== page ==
Rotten Tomatoes gives Science of Sleep 23 fresh tomatoes and 11 rotten, 68% percent of the audience (top critics) liked the film and gave it 6.5/10. Minneapolis Star Tribune wrote: Pouring every impulse, inspiration and outlandish image at hand into his project, [Gondry] creates a dream world as visually delightful as it is merrily illogical. And the Houston Chronicle said: In the end, after your time with it, you’ll recall it with a smile, remembering its childish wonderment and mischievous sense of humor. So far so good, it sounds like it would appeal to narcoleptic audience. well, as long as you watch the DVD, anyway because then you can rewind it again and again if you needed too.
Then Katarina Longworth writes this review for the Sundance festival of the film where she claims the director is image based and cannot pull of a traditional narrative strain. Charlie Kaufmann was the writer behind Gondry’s previous successes and Katarina adds that the film would’ve been better if he had written the script. I can’t help thinking that perhaps this was the point exactly that the science of sleep has a visual narrative that is illogical and maddening and there is no room for a coherent narrative. My point of view would in that case turn the film into an art house film. I still, think although, I agree with my previous point, that there needs to be a thread pulling it-holding the story together otherwise it would be pointless (I hear my art friends screaming at me: you don’t understand art!). Memento is a fine example of a film with a similar theme although the film genre is different. Katarina Longworth quote (funny and brilliant!!) Gondry tends to make movies for and about two kinds of people: sad-eyed boys with fantastic record collections, and the art school girls who want to make out with them. This one’s no exception, packed as it is with references to indie bands and Russian animators, and goofy retro electronic toys, and fabulous-looking young people wearing the world’s greatest homemade haircuts. The Science of Sleep is something like a Luis Bunuel film, but with politics replaced by fashion. It is, essentially, a hipster wet dream. I love this film already (ha! ha!)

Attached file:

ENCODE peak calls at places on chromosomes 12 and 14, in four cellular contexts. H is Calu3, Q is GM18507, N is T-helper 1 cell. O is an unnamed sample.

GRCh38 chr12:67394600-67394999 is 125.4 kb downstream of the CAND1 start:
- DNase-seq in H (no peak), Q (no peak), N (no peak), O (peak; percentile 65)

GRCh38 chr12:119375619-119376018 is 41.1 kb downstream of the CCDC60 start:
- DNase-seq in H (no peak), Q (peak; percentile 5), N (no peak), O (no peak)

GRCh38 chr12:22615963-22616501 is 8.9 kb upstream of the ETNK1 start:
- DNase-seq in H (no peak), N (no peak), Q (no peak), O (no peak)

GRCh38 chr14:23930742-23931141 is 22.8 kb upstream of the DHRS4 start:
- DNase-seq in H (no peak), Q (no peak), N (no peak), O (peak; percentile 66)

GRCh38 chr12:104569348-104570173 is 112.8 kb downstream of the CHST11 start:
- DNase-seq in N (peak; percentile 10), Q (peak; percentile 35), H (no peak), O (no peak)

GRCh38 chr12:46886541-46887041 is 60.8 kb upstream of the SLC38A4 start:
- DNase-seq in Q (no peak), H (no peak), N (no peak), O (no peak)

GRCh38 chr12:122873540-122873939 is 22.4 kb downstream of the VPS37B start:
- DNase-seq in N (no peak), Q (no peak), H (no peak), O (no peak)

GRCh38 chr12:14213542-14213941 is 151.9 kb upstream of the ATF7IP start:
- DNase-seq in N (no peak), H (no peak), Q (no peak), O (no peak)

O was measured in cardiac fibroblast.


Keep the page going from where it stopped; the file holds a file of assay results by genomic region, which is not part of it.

IMDB give sthe film 3.5/5 stars. BBC Movies writes: ….. he (Gondry) grounds the flights of fancy in enough emotional reality to avoid seeming self-indulgent. But credit should be shared with the leads: frosty at first, Gainsbourg reveals warmth and sensitivity, while Bernal leavens his character’s edge of creepiness with cheeky charm. Together they’re silly, giddy, irrepressibly inventive – a lot like the film itself, in fact. The BBC gives the film 4/5 stars (highest yet!)
The most sympathetic review comes from Slant magazine (4/4 stars). They begin the review by comparing: The difference between Eternal Sunshine of the Spotless Mind and The Science of Sleep is the difference between a good pop song and a great punk record, a fluid Escher-like mindbender and a kaleidoscopic Jackson Pollack drip, and finishes by saying: For Gondry, the science of cinema is not unlike the science of sleep, where everything and anything is possible. Gondry, like David Lynch, makes art from the many-spindled arcs of our dreams and fantasies, but Lynch hasn’t gone so far as to suggest that our dreams are works of art themselves, our imagination a gallery of unfinished, haunted frescos. To submit to Science of Sleep becomes something strangely akin to acknowledging that our dreams make more sense than our waking life. Imagine that.